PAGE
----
"We have to be careful not to take it lightly, but not to overuse the word 'bully,'" she said.
Kelly echoed Kenyon's sentiments, adding, "We need to talk about empathy. We don't want to overuse the term 'bully,' but it needs to be addressed. What is at the heart of it all?"
McGrath explained that kids are not always coming from the best homes, but that it is sometimes the kids with a lot of friends who tend to bully.
Someone may bully someone and get other kids to laugh, he said. The other kids don't want to be targets of that child's bullying, so they figure they will be his friend and go along with it.
For girls, "She is my friend, but you can't be her friend," is often at the root of an issue, he said.
"Somehow girls are very good at nonverbal peer aggression," Dolan later asserted.
She also said bullying could be exacerbated by "a lack of empathy, lack of anger about what is happening, and a lack of circling the wagons."
"Usually it's the kids who see it, but not the school. The kids and paraprofessionals are often my best eyes and ears. Bullying is usually not done during instructional times."
That is why she keeps a pile of Post-It notes on her desk, so that students can quietly let her know if they suspect that another student is being harassed or is depressed.
"Document, document, document," she tells students. "List the dates and what happens.
"The kids look very sweet in front of me because they know I'm there. We need to know about aggression on a repeated basis," she said.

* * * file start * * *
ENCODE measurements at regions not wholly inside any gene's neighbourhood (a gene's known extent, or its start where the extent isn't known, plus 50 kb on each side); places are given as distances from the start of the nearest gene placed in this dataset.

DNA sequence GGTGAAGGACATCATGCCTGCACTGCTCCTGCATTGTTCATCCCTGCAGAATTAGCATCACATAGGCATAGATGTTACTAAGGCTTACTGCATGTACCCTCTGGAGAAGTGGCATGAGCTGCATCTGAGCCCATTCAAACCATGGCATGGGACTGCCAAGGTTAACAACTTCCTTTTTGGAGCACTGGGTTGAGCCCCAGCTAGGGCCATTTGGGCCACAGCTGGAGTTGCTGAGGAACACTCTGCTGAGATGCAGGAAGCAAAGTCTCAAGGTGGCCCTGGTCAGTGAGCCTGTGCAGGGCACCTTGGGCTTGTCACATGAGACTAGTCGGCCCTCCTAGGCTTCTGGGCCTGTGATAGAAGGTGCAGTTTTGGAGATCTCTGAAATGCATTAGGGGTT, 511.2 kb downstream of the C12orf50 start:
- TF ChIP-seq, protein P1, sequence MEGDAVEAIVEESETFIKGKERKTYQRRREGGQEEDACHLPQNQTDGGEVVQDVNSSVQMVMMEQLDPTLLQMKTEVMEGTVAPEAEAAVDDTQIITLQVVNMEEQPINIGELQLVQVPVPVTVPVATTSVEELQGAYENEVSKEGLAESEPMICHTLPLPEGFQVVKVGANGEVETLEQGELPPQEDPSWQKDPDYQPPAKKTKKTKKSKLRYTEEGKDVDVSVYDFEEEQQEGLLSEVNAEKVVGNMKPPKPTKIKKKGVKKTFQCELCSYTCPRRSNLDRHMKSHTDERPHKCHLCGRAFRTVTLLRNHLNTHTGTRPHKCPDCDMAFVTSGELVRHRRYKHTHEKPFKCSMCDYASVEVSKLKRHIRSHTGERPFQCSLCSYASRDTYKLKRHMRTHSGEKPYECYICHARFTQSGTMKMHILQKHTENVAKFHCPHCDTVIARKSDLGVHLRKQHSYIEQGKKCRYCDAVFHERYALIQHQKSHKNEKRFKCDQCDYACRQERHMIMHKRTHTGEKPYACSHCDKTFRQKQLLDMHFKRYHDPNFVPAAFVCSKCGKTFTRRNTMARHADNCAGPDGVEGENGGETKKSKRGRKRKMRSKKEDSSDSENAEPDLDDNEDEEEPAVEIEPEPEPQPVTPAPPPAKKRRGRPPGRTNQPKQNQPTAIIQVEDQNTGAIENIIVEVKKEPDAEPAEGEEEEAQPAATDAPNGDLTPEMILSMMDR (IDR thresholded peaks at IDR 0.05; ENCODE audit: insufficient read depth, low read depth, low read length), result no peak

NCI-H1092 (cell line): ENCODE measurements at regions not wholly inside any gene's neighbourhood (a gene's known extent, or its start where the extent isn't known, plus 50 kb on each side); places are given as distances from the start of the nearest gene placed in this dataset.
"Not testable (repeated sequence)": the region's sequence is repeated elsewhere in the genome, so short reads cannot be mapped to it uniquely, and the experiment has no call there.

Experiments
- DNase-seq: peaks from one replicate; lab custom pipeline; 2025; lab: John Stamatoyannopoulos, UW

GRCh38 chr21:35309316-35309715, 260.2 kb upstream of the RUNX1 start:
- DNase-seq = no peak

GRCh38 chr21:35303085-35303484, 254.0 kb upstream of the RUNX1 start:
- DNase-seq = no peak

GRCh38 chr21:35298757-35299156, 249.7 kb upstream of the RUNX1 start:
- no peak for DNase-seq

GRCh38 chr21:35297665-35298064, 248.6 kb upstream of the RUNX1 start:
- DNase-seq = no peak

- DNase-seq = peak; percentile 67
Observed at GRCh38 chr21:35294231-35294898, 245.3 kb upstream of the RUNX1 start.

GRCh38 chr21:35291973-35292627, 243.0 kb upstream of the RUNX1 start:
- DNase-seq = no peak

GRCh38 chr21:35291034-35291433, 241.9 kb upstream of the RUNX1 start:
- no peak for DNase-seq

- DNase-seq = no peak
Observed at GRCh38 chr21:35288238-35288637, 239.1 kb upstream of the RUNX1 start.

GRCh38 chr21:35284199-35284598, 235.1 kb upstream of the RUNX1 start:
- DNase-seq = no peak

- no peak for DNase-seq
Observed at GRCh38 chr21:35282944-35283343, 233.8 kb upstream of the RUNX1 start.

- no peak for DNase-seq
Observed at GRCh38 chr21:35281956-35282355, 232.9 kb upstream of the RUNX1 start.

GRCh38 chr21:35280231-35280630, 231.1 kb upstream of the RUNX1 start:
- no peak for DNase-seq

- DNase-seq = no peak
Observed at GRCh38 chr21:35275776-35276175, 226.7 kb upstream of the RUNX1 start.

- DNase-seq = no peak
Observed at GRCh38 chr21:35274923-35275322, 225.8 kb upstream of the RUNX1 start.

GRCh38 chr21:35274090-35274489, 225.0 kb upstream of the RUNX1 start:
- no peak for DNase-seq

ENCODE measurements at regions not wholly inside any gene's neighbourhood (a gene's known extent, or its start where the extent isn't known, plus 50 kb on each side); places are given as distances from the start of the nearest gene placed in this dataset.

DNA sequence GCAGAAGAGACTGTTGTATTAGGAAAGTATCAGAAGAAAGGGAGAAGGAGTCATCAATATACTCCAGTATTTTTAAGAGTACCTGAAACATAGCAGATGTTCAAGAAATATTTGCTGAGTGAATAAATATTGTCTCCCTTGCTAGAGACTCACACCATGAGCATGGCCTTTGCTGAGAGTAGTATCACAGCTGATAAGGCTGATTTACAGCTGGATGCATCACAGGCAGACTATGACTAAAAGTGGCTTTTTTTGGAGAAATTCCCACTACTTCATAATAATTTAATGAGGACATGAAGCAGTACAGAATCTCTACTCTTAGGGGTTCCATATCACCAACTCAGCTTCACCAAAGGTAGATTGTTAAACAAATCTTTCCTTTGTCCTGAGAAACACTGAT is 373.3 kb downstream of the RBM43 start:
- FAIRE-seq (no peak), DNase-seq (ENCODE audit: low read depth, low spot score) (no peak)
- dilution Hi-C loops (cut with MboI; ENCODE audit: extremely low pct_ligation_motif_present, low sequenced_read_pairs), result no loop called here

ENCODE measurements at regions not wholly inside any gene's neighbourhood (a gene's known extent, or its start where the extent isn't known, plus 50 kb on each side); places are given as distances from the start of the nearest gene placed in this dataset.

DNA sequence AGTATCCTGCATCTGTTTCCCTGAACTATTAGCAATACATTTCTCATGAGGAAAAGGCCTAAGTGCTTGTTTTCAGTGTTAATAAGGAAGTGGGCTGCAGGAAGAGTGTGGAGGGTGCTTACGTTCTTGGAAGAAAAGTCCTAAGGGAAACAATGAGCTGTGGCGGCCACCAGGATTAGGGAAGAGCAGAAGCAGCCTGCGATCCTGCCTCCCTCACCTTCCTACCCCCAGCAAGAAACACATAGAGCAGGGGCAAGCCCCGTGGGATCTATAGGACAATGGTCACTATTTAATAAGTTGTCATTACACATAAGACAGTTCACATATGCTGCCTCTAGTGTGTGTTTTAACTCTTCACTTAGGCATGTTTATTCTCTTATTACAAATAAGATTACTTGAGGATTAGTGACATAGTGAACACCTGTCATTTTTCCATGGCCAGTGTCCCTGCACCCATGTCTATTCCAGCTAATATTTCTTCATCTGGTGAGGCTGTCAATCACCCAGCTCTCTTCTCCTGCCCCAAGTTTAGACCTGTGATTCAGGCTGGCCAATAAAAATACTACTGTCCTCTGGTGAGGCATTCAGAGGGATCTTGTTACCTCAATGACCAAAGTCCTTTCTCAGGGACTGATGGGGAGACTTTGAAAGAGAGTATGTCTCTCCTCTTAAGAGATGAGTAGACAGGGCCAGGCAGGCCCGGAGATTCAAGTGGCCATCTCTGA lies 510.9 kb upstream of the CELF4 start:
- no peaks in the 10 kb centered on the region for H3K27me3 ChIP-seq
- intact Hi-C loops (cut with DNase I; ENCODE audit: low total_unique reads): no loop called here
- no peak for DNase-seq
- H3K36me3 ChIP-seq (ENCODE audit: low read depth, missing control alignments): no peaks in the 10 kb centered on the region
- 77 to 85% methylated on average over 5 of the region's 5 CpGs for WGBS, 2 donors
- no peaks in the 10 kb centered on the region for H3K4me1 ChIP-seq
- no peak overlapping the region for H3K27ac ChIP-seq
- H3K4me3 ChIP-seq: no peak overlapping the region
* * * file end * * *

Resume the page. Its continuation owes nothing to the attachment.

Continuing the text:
Kelly recommended that parents view the Anderson Cooper 360 special "The Bully Effect," which can be found at ac360.blogs.cnn.com/category/the-bully-effect.
The documentary follows the lives of the families who were featured in "Bully" as well as the filmmaker.
Advice for parents
Haas said he feels that the 2010 Massachusetts bullying prevention law has been a positive for the school district.
The law, known as An Act Relative to Bullying, requires teachers and other school staff to report bullying to the principal or another administrator picked to handle reports when they see or become aware of it. It mandates annual training for teachers and staff on prevention and intervention, and calls for instruction on heading off bullying for students in every grade level as part of the curriculum.
"I hope schools are a place parents look to as allies," said Haas. "Call, make an appointment, come in. Let us know what you know. It definitely opens the communication so we know what's going on.
"We want kids to be successful. If my parents don't say anything, I would feel my parents aren't supporting me."
"It doesn't help to hear (about bullying) second- or third-hand," advised Dolan. "If you discuss it with an adult friend, please let us know as well. If someone is not being appropriate with your child at school, we really need to know."
"It is a really positive thing when students see that it is OK to ask for help," added McGrath. "Especially for young boys, it is good for them to see that you can advocate for yourself and others. Don't hold back; talk to us. We want to hear everything, and we do."
"You create the culture from the top down," said Aikey, later adding, "We create an environment where (students) feel safe coming forward."
"We would rather hear about trivial little things than not hear about what is going on," McGrath said. "Communication is huge to build that climate."
Dolan added that TADS, Teenage Anxiety and Depression Solutions, offers a community resource to connect people with the phone numbers of mental-health professionals with whom they can discuss the specifics of their mental-health concerns.
The MA School of Professional Psychology INTERFACE Helpline, available for Ayer-Shirley, Concord-Carlisle, Groton-Dunstable, Harvard, Littleton and Westford residents, among others, is 888-244-6843, ext. 1411 . It is available Monday through Friday from 9 a.m. to 5 p.m. For information, visit msppinterface.org.